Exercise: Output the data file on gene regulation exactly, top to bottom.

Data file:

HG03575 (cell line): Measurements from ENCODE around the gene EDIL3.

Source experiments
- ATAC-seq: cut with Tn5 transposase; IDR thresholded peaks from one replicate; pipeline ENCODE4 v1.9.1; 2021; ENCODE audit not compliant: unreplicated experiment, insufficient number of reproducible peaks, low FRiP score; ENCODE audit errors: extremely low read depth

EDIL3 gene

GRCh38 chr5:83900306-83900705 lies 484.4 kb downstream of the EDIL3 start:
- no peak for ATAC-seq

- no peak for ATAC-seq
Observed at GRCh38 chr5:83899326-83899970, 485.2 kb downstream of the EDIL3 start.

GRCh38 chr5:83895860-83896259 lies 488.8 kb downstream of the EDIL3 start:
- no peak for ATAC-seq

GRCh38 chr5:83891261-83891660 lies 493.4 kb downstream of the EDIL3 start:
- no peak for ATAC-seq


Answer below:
HG03575 (cell line): Measurements from ENCODE around the gene EDIL3.

Source experiments
- ATAC-seq: cut with Tn5 transposase; IDR thresholded peaks from one replicate; pipeline ENCODE4 v1.9.1; 2021; ENCODE audit not compliant: unreplicated experiment, insufficient number of reproducible peaks, low FRiP score; ENCODE audit errors: extremely low read depth

EDIL3 gene

GRCh38 chr5:83900306-83900705 lies 484.4 kb downstream of the EDIL3 start:
- no peak for ATAC-seq

- no peak for ATAC-seq
Observed at GRCh38 chr5:83899326-83899970, 485.2 kb downstream of the EDIL3 start.

GRCh38 chr5:83895860-83896259 lies 488.8 kb downstream of the EDIL3 start:
- no peak for ATAC-seq

GRCh38 chr5:83891261-83891660 lies 493.4 kb downstream of the EDIL3 start:
- no peak for ATAC-seq